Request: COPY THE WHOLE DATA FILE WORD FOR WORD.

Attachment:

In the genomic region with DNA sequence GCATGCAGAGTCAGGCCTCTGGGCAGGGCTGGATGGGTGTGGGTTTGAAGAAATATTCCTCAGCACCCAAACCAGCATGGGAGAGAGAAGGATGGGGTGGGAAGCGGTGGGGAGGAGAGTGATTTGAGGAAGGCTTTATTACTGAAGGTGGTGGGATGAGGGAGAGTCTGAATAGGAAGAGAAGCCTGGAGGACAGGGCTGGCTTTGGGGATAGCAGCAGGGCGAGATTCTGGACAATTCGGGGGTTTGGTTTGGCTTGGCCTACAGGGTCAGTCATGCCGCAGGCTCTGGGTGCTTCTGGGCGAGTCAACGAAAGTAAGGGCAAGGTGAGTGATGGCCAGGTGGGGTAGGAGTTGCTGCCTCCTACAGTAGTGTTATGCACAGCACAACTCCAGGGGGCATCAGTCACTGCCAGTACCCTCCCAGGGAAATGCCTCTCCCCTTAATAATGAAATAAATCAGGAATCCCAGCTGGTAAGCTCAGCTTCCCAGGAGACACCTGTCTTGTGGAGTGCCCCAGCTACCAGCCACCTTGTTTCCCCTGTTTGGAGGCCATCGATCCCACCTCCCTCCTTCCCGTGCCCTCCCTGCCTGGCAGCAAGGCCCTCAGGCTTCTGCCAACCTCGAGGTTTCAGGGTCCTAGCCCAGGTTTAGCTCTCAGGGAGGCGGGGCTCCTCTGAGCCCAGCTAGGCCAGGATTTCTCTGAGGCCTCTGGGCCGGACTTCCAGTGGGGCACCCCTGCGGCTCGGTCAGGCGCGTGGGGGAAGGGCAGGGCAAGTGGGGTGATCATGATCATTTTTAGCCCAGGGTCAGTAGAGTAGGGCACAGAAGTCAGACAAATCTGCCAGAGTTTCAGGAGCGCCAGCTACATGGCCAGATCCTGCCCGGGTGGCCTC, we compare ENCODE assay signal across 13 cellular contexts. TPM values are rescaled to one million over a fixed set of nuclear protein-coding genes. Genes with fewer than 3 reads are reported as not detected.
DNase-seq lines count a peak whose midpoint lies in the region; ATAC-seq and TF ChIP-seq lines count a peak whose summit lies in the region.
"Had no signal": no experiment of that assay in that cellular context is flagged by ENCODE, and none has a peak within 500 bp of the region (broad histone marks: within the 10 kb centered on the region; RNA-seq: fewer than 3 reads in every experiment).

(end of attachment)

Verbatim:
In the genomic region with DNA sequence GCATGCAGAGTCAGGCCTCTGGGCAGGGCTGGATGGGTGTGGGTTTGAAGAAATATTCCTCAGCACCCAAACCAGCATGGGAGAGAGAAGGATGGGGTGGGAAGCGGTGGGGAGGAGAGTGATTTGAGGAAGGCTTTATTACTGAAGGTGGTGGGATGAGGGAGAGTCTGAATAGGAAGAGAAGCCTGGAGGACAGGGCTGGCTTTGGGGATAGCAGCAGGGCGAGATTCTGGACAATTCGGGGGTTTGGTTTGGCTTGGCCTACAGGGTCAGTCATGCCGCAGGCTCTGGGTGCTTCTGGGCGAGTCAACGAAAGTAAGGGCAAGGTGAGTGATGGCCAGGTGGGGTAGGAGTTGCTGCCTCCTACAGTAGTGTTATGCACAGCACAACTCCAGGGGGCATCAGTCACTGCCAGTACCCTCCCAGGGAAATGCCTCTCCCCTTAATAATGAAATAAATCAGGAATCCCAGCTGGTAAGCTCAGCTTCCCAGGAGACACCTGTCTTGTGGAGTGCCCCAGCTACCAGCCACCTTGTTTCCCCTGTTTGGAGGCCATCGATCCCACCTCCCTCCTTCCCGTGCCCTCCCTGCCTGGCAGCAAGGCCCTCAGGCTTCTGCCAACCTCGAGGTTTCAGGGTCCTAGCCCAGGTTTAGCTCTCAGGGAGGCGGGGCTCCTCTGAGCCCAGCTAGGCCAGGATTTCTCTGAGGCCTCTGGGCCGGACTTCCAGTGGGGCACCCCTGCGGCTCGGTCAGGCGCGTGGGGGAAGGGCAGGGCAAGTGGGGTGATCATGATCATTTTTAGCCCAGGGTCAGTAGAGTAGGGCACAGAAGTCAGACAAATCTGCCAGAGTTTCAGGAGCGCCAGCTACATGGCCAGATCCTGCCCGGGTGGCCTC, we compare ENCODE assay signal across 13 cellular contexts. TPM values are rescaled to one million over a fixed set of nuclear protein-coding genes. Genes with fewer than 3 reads are reported as not detected.
DNase-seq lines count a peak whose midpoint lies in the region; ATAC-seq and TF ChIP-seq lines count a peak whose summit lies in the region.
"Had no signal": no experiment of that assay in that cellular context is flagged by ENCODE, and none has a peak within 500 bp of the region (broad histone marks: within the 10 kb centered on the region; RNA-seq: fewer than 3 reads in every experiment).